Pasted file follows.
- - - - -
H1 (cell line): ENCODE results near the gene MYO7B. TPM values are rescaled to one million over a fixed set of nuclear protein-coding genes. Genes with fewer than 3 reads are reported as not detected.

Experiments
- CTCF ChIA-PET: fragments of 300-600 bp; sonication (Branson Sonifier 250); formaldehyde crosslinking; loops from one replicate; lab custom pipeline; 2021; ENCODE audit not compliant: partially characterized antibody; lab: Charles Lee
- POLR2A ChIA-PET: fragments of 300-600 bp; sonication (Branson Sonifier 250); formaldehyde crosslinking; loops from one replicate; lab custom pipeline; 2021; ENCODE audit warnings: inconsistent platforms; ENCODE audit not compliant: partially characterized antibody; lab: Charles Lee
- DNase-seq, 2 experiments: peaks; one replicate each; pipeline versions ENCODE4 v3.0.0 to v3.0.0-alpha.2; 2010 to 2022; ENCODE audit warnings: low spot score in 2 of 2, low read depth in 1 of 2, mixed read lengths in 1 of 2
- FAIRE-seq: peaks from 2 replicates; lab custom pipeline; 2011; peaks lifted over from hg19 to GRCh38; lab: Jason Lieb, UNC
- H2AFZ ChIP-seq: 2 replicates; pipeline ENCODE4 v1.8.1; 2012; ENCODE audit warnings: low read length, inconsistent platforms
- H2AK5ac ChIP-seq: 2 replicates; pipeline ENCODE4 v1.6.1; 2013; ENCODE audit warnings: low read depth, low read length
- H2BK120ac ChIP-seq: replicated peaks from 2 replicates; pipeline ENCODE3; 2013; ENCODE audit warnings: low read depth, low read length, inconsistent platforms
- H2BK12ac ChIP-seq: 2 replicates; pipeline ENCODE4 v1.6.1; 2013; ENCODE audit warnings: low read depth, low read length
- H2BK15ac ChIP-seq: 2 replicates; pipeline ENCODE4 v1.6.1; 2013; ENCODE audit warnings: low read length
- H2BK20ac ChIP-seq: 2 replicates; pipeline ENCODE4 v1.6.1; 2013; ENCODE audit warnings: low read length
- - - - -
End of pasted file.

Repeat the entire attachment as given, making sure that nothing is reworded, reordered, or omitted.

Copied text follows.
H1 (cell line): ENCODE results near the gene MYO7B. TPM values are rescaled to one million over a fixed set of nuclear protein-coding genes. Genes with fewer than 3 reads are reported as not detected.

Experiments
- CTCF ChIA-PET: fragments of 300-600 bp; sonication (Branson Sonifier 250); formaldehyde crosslinking; loops from one replicate; lab custom pipeline; 2021; ENCODE audit not compliant: partially characterized antibody; lab: Charles Lee
- POLR2A ChIA-PET: fragments of 300-600 bp; sonication (Branson Sonifier 250); formaldehyde crosslinking; loops from one replicate; lab custom pipeline; 2021; ENCODE audit warnings: inconsistent platforms; ENCODE audit not compliant: partially characterized antibody; lab: Charles Lee
- DNase-seq, 2 experiments: peaks; one replicate each; pipeline versions ENCODE4 v3.0.0 to v3.0.0-alpha.2; 2010 to 2022; ENCODE audit warnings: low spot score in 2 of 2, low read depth in 1 of 2, mixed read lengths in 1 of 2
- FAIRE-seq: peaks from 2 replicates; lab custom pipeline; 2011; peaks lifted over from hg19 to GRCh38; lab: Jason Lieb, UNC
- H2AFZ ChIP-seq: 2 replicates; pipeline ENCODE4 v1.8.1; 2012; ENCODE audit warnings: low read length, inconsistent platforms
- H2AK5ac ChIP-seq: 2 replicates; pipeline ENCODE4 v1.6.1; 2013; ENCODE audit warnings: low read depth, low read length
- H2BK120ac ChIP-seq: replicated peaks from 2 replicates; pipeline ENCODE3; 2013; ENCODE audit warnings: low read depth, low read length, inconsistent platforms
- H2BK12ac ChIP-seq: 2 replicates; pipeline ENCODE4 v1.6.1; 2013; ENCODE audit warnings: low read depth, low read length
- H2BK15ac ChIP-seq: 2 replicates; pipeline ENCODE4 v1.6.1; 2013; ENCODE audit warnings: low read length
- H2BK20ac ChIP-seq: 2 replicates; pipeline ENCODE4 v1.6.1; 2013; ENCODE audit warnings: low read length